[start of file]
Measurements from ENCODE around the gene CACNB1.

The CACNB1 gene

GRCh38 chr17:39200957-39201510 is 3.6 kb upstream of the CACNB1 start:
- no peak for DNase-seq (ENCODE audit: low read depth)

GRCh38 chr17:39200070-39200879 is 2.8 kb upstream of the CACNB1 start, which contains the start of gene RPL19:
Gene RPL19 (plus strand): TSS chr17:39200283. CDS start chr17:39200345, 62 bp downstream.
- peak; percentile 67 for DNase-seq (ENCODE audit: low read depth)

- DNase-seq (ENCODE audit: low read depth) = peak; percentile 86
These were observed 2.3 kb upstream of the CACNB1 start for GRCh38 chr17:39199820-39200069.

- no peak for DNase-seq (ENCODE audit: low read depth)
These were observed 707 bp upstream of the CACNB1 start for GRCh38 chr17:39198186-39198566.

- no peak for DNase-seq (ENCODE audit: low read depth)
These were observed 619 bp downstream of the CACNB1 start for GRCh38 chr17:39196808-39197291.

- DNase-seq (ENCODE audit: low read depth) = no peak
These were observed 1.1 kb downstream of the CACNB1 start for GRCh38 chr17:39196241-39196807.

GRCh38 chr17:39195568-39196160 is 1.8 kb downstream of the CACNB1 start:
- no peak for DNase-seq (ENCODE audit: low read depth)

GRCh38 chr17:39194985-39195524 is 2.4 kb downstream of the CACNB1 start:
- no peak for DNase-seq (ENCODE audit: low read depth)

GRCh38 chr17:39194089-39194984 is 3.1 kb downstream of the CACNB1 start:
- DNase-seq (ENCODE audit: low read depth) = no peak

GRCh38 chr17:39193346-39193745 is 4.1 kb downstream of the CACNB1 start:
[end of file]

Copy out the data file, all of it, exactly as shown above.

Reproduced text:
Measurements from ENCODE around the gene CACNB1.

The CACNB1 gene

GRCh38 chr17:39200957-39201510 is 3.6 kb upstream of the CACNB1 start:
- no peak for DNase-seq (ENCODE audit: low read depth)

GRCh38 chr17:39200070-39200879 is 2.8 kb upstream of the CACNB1 start, which contains the start of gene RPL19:
Gene RPL19 (plus strand): TSS chr17:39200283. CDS start chr17:39200345, 62 bp downstream.
- peak; percentile 67 for DNase-seq (ENCODE audit: low read depth)

- DNase-seq (ENCODE audit: low read depth) = peak; percentile 86
These were observed 2.3 kb upstream of the CACNB1 start for GRCh38 chr17:39199820-39200069.

- no peak for DNase-seq (ENCODE audit: low read depth)
These were observed 707 bp upstream of the CACNB1 start for GRCh38 chr17:39198186-39198566.

- no peak for DNase-seq (ENCODE audit: low read depth)
These were observed 619 bp downstream of the CACNB1 start for GRCh38 chr17:39196808-39197291.

- DNase-seq (ENCODE audit: low read depth) = no peak
These were observed 1.1 kb downstream of the CACNB1 start for GRCh38 chr17:39196241-39196807.

GRCh38 chr17:39195568-39196160 is 1.8 kb downstream of the CACNB1 start:
- no peak for DNase-seq (ENCODE audit: low read depth)

GRCh38 chr17:39194985-39195524 is 2.4 kb downstream of the CACNB1 start:
- no peak for DNase-seq (ENCODE audit: low read depth)

GRCh38 chr17:39194089-39194984 is 3.1 kb downstream of the CACNB1 start:
- DNase-seq (ENCODE audit: low read depth) = no peak

GRCh38 chr17:39193346-39193745 is 4.1 kb downstream of the CACNB1 start: